A recent study has shed some light on how the first Native Americans came to the Americas and how they spread to two different continents. The study comes from a detailed analysis of genetic material from living Native Americans, Siberians, and people who live around the Pacific Ocean, as well as genomes from 23 ancient North and South Americans.
The study reveals that the Native Americans came from Siberia. These ancient Americans have made their way from Siberia to the Americas in a single wave 23,000 years ago and stayed in the north for probably thousands of years before spreading southward. The study confirms the widely accepted theory of how the Native Americans made their way via a land bridge connecting Siberia and Alaska. This migration is distinct from the Eskimo and the Inuit, who came much later.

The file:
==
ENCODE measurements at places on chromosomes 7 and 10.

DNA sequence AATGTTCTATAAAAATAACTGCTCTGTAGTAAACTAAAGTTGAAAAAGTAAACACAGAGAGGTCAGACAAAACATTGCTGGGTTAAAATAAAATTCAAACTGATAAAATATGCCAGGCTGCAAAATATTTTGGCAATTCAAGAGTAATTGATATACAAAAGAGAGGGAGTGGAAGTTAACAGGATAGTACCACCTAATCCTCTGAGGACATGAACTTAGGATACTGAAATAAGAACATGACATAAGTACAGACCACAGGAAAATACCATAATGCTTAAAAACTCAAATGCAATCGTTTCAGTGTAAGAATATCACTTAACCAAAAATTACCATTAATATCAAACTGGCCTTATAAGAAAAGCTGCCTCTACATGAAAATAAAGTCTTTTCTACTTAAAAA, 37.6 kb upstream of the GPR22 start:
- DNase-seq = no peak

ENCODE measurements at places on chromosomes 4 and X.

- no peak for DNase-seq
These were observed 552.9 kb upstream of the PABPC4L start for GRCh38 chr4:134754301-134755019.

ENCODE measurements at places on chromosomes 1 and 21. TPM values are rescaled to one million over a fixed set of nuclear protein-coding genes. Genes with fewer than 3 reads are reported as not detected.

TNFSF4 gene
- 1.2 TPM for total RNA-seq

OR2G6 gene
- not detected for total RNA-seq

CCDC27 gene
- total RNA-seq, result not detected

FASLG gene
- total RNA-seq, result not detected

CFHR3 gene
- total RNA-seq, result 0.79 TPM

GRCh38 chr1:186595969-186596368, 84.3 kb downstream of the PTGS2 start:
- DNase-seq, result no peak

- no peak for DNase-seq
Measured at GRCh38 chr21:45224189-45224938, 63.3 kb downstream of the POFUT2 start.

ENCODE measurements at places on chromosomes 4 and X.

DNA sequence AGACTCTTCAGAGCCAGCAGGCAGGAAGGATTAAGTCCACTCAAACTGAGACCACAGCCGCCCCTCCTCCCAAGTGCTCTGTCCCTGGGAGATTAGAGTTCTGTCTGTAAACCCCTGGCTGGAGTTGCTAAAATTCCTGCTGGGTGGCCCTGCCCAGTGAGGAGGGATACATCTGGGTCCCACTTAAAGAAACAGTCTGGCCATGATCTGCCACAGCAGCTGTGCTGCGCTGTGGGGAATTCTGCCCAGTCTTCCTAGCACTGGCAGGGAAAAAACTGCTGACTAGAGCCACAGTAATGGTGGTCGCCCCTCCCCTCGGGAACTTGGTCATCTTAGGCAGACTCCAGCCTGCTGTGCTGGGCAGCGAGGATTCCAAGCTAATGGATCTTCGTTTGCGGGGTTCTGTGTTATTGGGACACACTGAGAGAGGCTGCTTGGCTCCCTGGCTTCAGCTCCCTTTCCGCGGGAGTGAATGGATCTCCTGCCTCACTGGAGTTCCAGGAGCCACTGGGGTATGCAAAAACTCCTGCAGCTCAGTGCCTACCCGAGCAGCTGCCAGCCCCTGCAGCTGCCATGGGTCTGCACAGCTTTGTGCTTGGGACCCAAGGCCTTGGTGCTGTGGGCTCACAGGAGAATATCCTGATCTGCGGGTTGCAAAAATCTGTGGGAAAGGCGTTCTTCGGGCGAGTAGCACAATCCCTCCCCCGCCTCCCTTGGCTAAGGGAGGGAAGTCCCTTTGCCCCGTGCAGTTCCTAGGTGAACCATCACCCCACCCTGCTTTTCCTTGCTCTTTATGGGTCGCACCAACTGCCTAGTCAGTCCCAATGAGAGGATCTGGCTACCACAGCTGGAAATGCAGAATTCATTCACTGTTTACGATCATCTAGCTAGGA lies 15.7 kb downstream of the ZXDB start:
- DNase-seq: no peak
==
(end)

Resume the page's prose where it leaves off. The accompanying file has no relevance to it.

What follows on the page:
The study also shot down some previously held assumptions. This includes an earlier migration that predates the last glacial maximum and the idea that there were multiple independent migration waves that led to major subgroups of Native Americans today. The study also denies the idea that Native Americans are genetically linked to Europeans and Polynesians. One surprise in genetic data found that Native Americans have a mix of genes from varying sources such as East Asians and Austro-Melanesians.